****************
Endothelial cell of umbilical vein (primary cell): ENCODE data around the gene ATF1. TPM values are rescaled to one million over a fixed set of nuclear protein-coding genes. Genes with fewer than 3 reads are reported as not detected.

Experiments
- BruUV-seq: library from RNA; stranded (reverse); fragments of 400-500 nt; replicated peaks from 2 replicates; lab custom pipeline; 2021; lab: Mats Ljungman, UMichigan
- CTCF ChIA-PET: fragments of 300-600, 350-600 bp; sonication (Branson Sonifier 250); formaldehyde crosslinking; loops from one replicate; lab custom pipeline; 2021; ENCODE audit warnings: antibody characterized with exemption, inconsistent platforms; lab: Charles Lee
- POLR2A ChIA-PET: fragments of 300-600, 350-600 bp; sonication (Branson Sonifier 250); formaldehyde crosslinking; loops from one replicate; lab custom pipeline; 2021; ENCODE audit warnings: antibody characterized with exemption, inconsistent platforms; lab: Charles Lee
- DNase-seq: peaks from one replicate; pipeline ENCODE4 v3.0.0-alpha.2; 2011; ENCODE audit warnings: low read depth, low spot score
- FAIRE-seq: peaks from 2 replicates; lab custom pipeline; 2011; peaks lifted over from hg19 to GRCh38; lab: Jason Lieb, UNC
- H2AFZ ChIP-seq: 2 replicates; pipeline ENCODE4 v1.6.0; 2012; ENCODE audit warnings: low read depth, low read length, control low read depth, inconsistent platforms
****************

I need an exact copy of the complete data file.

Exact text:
Endothelial cell of umbilical vein (primary cell): ENCODE data around the gene ATF1. TPM values are rescaled to one million over a fixed set of nuclear protein-coding genes. Genes with fewer than 3 reads are reported as not detected.

Experiments
- BruUV-seq: library from RNA; stranded (reverse); fragments of 400-500 nt; replicated peaks from 2 replicates; lab custom pipeline; 2021; lab: Mats Ljungman, UMichigan
- CTCF ChIA-PET: fragments of 300-600, 350-600 bp; sonication (Branson Sonifier 250); formaldehyde crosslinking; loops from one replicate; lab custom pipeline; 2021; ENCODE audit warnings: antibody characterized with exemption, inconsistent platforms; lab: Charles Lee
- POLR2A ChIA-PET: fragments of 300-600, 350-600 bp; sonication (Branson Sonifier 250); formaldehyde crosslinking; loops from one replicate; lab custom pipeline; 2021; ENCODE audit warnings: antibody characterized with exemption, inconsistent platforms; lab: Charles Lee
- DNase-seq: peaks from one replicate; pipeline ENCODE4 v3.0.0-alpha.2; 2011; ENCODE audit warnings: low read depth, low spot score
- FAIRE-seq: peaks from 2 replicates; lab custom pipeline; 2011; peaks lifted over from hg19 to GRCh38; lab: Jason Lieb, UNC
- H2AFZ ChIP-seq: 2 replicates; pipeline ENCODE4 v1.6.0; 2012; ENCODE audit warnings: low read depth, low read length, control low read depth, inconsistent platforms